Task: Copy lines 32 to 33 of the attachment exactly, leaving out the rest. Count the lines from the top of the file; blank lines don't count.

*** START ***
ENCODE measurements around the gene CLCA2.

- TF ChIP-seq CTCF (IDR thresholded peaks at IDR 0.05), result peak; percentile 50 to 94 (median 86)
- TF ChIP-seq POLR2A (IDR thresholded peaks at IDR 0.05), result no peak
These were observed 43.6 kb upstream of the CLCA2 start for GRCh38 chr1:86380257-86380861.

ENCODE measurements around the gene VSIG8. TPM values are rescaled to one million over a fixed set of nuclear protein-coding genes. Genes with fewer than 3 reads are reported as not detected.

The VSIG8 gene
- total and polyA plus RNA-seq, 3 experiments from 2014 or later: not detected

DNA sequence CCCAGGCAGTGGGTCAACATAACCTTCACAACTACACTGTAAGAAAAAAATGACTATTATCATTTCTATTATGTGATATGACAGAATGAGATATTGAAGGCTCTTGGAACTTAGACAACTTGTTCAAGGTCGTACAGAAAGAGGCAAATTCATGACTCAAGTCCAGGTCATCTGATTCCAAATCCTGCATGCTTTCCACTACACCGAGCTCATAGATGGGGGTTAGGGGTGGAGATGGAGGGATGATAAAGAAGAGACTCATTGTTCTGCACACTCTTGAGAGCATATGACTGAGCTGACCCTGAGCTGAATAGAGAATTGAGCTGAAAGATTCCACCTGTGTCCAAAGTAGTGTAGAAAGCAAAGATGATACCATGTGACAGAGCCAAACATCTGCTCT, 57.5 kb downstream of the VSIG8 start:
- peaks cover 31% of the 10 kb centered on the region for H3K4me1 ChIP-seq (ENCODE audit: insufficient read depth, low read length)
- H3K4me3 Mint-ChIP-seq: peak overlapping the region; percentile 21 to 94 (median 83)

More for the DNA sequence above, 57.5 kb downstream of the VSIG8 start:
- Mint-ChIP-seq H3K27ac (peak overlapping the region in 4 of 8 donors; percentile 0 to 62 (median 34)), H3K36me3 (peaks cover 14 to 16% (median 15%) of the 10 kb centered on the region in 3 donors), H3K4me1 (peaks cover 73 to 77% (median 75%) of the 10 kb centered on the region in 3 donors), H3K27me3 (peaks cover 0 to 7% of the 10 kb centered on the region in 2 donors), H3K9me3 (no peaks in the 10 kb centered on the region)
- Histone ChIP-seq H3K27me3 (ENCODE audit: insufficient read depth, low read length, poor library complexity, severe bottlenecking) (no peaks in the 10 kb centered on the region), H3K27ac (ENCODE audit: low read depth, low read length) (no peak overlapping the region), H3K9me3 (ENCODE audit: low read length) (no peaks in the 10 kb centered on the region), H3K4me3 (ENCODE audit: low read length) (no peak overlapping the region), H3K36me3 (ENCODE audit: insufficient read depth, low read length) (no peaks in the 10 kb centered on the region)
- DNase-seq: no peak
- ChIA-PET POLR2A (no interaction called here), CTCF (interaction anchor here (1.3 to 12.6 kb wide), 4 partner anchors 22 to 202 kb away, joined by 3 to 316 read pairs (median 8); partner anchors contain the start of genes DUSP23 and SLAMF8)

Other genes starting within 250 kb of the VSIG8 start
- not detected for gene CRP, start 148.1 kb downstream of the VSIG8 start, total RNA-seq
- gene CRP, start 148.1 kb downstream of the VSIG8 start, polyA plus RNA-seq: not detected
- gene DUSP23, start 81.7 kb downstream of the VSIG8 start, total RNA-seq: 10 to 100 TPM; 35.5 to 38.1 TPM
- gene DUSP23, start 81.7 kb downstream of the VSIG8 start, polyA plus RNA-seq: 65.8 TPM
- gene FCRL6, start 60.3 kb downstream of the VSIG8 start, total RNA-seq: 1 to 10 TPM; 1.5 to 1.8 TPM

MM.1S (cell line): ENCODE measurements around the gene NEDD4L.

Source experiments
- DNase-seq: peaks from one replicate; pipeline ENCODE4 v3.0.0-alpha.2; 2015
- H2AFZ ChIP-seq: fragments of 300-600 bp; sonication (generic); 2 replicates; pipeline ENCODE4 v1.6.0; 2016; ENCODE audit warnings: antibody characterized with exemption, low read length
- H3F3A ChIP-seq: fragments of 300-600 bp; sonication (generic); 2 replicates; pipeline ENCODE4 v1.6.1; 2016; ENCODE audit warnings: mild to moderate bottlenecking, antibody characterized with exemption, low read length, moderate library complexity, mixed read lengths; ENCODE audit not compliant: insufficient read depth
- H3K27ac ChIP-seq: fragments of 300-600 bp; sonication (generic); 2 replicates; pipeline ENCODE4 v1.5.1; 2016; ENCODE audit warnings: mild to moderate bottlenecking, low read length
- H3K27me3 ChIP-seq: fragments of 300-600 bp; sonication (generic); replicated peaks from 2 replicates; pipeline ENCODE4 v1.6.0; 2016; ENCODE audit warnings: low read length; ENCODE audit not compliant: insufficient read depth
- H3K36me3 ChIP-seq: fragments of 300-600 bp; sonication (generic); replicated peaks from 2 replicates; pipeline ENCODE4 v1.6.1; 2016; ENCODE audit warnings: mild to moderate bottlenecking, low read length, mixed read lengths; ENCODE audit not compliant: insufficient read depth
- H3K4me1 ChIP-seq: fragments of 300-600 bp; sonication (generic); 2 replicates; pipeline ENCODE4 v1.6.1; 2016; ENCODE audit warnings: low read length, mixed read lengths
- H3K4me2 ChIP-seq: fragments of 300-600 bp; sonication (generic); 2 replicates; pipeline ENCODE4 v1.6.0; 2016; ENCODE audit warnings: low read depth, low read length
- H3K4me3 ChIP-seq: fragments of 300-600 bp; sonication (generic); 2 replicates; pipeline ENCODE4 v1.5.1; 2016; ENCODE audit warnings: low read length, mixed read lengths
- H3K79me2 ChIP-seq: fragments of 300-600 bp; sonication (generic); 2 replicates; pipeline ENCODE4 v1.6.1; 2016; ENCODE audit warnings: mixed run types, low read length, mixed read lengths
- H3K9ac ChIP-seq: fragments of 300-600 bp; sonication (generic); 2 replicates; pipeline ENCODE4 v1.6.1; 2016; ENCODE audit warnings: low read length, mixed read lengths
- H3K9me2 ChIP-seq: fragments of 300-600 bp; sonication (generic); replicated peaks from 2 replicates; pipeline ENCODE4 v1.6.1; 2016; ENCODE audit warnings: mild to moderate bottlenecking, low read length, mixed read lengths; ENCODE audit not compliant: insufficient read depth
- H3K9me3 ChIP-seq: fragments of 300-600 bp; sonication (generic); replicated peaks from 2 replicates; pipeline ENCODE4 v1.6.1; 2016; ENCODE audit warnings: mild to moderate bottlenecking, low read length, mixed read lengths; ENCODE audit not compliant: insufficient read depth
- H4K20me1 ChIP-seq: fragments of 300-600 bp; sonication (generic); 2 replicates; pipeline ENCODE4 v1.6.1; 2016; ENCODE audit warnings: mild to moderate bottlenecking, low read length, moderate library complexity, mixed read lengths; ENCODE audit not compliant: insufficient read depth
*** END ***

- H3K4me3 ChIP-seq: fragments of 300-600 bp; sonication (generic); 2 replicates; pipeline ENCODE4 v1.5.1; 2016; ENCODE audit warnings: low read length, mixed read lengths
- H3K79me2 ChIP-seq: fragments of 300-600 bp; sonication (generic); 2 replicates; pipeline ENCODE4 v1.6.1; 2016; ENCODE audit warnings: mixed run types, low read length, mixed read lengths